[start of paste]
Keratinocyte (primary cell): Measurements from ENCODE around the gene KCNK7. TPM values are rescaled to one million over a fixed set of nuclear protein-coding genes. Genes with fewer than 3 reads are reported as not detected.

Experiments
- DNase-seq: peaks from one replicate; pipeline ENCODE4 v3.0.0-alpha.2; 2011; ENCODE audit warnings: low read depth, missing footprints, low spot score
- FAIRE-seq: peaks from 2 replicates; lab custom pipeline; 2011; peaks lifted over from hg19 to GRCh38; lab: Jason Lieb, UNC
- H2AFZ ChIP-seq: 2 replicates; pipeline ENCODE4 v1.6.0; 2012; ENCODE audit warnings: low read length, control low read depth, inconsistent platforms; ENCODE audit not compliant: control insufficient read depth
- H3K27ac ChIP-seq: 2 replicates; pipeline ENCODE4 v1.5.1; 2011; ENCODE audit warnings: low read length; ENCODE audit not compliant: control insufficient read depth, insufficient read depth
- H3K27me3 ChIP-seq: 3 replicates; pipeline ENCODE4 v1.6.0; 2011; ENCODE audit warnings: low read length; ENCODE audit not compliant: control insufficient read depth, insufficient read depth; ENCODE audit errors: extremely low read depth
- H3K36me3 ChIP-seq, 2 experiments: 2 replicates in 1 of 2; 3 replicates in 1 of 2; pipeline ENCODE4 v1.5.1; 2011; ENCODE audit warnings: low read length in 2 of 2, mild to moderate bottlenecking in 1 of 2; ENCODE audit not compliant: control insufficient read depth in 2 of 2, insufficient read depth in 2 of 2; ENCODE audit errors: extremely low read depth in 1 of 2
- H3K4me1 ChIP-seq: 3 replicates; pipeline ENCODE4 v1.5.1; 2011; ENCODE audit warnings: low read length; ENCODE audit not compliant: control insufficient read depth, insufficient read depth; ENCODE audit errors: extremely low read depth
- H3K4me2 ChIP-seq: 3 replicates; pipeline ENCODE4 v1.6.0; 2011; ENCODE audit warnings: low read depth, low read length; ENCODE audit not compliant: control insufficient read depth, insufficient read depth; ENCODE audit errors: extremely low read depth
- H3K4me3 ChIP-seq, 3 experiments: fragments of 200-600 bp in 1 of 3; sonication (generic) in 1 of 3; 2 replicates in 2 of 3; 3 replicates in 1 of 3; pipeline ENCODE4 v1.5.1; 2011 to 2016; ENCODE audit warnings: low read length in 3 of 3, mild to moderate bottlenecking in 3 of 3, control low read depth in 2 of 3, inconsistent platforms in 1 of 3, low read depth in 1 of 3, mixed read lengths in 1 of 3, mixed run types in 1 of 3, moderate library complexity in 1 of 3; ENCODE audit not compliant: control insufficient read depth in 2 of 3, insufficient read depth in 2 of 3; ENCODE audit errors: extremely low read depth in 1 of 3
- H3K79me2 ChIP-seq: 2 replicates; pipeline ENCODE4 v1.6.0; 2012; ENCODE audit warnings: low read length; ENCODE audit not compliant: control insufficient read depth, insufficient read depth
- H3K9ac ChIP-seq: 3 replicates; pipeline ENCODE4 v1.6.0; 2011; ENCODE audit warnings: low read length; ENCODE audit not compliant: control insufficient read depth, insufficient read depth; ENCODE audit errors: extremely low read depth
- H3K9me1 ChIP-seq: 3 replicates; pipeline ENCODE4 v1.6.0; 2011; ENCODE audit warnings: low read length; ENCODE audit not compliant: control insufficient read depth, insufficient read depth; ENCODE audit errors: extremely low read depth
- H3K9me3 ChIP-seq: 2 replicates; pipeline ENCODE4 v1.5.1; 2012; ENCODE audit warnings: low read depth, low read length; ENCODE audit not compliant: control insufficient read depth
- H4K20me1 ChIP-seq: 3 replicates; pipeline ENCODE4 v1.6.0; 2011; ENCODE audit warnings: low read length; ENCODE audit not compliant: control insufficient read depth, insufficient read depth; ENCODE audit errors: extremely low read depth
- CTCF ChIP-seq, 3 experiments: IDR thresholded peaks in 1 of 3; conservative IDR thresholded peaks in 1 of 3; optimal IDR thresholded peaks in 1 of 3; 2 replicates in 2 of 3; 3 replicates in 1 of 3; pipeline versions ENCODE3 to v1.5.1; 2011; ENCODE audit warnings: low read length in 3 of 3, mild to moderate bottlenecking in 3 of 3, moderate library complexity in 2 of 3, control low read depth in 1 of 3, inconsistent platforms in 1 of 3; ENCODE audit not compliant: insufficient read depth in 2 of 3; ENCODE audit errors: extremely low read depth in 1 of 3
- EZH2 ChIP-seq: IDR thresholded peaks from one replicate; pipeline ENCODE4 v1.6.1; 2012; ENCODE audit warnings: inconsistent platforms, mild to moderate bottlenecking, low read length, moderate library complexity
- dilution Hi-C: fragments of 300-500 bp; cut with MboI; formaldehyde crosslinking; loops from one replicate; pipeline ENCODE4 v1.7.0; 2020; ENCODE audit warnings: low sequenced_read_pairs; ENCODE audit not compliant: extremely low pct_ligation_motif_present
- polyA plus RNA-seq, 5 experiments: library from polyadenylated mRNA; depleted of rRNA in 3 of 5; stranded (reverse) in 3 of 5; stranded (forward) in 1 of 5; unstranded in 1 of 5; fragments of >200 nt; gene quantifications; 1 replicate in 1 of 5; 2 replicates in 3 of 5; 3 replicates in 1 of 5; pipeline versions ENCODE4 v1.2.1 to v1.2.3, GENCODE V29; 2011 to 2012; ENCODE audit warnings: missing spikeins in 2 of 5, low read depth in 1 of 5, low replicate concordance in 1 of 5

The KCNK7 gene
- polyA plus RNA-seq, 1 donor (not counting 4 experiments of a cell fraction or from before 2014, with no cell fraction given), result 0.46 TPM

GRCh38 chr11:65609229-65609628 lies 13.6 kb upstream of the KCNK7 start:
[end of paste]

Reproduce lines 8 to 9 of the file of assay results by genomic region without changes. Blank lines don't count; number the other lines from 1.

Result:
- H3K36me3 ChIP-seq, 2 experiments: 2 replicates in 1 of 2; 3 replicates in 1 of 2; pipeline ENCODE4 v1.5.1; 2011; ENCODE audit warnings: low read length in 2 of 2, mild to moderate bottlenecking in 1 of 2; ENCODE audit not compliant: control insufficient read depth in 2 of 2, insufficient read depth in 2 of 2; ENCODE audit errors: extremely low read depth in 1 of 2
- H3K4me1 ChIP-seq: 3 replicates; pipeline ENCODE4 v1.5.1; 2011; ENCODE audit warnings: low read length; ENCODE audit not compliant: control insufficient read depth, insufficient read depth; ENCODE audit errors: extremely low read depth